I have to say I’m not sure that signal is the best idea, right there. I double-fully understand the need for a light to put the brakes on the aforementioned North Beach speeder. In fact, I’ve been among pedestrians trying to cross the Boulevard to reach the Bergen Street beach. Totally insane. But even now, I’m not sure I would rely on an east-west green light assuring that speeding double-laned Boulevard traffic will be stopping on schedule.
By the by, there are county digital signs warning of a “Traffic Change” up ahead but I, for one, had no idea that meant a sudden traffic signal.
Anyway, those of you who head north to go angling by boat, charter, headboat or in the surf, please be highly alerted to that somewhat secretive traffic signal.
RUNDOWN: While the world refused to end on schedule last week, I think a mass loss of common sense did occur. I base that on the utter madness on LBI over the holiday weekend. Sure, the forecasted human tsunami occurred as expected. What wasn’t expected was the behavioral goofiness that pervaded the Island, especially the roadways. From bicyclists mindlessly zipping every whichaway to pedestrians as much as playing in the traffic -- as if laws of physics don’t apply on holiday weekend -- to just plain goofiness, the masses seemed senseless. What a way to break into summer.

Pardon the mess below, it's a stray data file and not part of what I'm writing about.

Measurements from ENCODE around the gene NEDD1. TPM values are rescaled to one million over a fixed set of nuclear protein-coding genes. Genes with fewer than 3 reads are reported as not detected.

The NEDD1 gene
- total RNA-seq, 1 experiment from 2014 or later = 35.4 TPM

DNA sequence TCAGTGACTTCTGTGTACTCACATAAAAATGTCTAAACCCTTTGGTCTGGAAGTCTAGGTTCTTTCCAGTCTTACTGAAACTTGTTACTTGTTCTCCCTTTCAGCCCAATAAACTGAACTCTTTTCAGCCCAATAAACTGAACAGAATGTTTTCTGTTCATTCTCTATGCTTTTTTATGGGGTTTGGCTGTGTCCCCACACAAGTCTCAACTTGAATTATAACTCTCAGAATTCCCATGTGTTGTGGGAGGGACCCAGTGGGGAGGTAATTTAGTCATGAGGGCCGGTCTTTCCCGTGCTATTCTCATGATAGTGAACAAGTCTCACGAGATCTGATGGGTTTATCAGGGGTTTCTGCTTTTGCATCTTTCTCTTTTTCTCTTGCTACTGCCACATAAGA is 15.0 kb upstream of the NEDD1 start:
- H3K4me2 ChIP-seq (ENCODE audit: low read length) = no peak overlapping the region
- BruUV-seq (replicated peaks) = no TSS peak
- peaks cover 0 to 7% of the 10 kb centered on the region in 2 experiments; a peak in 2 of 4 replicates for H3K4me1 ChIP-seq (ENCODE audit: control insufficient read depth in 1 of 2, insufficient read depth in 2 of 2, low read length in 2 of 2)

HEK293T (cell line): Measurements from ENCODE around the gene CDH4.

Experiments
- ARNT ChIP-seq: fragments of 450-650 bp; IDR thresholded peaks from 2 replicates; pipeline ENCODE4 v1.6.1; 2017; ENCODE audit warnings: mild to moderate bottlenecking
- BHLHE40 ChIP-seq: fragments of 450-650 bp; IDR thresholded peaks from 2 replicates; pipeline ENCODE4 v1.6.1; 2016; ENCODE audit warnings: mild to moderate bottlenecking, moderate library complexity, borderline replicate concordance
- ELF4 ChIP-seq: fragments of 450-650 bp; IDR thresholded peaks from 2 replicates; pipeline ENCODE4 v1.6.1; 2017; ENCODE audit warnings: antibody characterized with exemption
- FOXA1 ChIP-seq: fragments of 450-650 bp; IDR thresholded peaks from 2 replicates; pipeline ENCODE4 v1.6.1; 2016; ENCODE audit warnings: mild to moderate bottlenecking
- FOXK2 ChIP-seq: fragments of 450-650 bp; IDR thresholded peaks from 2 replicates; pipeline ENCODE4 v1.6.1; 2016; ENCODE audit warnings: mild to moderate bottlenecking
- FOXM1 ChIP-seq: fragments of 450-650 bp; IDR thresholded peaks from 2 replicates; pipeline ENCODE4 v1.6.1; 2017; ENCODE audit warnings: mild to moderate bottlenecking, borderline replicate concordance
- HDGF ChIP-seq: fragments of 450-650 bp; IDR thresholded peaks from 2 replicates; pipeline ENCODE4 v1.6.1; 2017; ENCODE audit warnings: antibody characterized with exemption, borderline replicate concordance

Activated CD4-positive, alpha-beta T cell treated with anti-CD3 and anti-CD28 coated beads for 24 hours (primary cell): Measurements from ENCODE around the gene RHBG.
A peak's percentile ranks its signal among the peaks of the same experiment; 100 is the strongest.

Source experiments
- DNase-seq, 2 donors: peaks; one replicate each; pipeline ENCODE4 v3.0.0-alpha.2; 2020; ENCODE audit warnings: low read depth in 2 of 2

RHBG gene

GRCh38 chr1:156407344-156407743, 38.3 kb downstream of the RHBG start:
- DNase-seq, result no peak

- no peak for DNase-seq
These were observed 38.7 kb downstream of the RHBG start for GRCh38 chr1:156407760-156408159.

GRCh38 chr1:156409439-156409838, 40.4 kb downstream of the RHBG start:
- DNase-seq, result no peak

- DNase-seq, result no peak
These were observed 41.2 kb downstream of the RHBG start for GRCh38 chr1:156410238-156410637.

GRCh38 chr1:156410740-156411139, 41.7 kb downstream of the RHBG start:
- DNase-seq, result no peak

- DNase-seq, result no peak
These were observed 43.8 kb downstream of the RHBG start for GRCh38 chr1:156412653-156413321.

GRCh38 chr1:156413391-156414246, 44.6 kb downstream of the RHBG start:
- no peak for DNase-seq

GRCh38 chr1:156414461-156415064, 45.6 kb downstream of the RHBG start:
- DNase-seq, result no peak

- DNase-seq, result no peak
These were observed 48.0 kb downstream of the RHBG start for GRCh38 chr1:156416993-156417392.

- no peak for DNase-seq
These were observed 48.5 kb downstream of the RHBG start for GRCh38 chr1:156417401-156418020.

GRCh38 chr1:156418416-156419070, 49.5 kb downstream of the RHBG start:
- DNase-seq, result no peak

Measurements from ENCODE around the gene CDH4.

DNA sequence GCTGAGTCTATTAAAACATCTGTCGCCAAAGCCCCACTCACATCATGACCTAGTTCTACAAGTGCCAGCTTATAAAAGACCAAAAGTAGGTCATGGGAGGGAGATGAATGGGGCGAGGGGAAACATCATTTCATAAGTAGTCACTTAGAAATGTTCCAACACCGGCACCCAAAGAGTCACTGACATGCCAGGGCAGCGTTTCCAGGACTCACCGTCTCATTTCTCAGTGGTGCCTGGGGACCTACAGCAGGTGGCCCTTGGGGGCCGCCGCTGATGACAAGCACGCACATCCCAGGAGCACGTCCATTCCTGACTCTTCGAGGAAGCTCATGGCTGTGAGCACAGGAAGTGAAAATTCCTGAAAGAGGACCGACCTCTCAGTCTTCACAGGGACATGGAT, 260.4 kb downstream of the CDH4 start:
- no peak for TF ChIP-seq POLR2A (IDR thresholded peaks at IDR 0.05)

The fishing was fast and furious, though tame by comparison to the antics of the hoi polloi.
I’m going to backasswards by first putting in this reality check report from blog regular Walt P. “ … Headed out after the rain stopped and traveled to the bathing beach (off Island Beach State Park). No visible bunker up and back, henceforth, no visible bass to bring home. Got fogged on the way back but once we hit the monument we tried artificials on the North Jetty, to no avail. WP.”
Reality check out of the way, I’ll note there has also been insane bassing sessions, coming and going, just that quickly. Take, for cow instance, the vessels that had four bass over 40 pounds! That matched similar catches last week.
Then, there were striper skunks galore. The bad-time bassing continues to be doubly insulting as skate and dogfish steal bait and get angler hearts needlessly pumping with gamefish anticipation.
LBI CUP: A perfect microcosm of how bassing is running – or not -- can be clearly seen in the very successful 7th Annual Beach Haven Marlin and Tuna Club’s LBI Cup, held Saturday.
With something like 40 boats plying the waters from off A.C. up to the Seaside Ferris Wheel, a solid percentage of competitors bought nary a fish to the scales.
Then there were the winners.
The boat James Gang took overall first place (and a sweet $7850) with a combined fish weight of 80 pounds. The contest scores the two heaviest weight fish.
It doesn’t take a math degree to average out the Gang’s two bass. The boat hit ‘em ahrd. As did the second place Donuts, with 73.6 pounds (worth prize money of $2,530). Sea Dog took third with a combo of 68.3 pounds ($1,520).
The winners obviously “stepped in it” yet the event saw some of the best anglers around totally missing the meat.
As we drift closer to summer, that hit-or-miss syndrome looms larger and larger, as many bass masses move northward.
For more on the LBI CUP go to: http://www.lbicup.com/
Whale watching has been very good on occasion. I’m not talking about that dead juvenile humpback that was floating off the North End of LBI, then onto Island Beach State Park beaches.
On Tuesday, just about the entire SandPaper office emptied out to hit the 19th Street beach, Surf City, to look for a pod (family) unit of whales, reported moving north from Ship Bottom.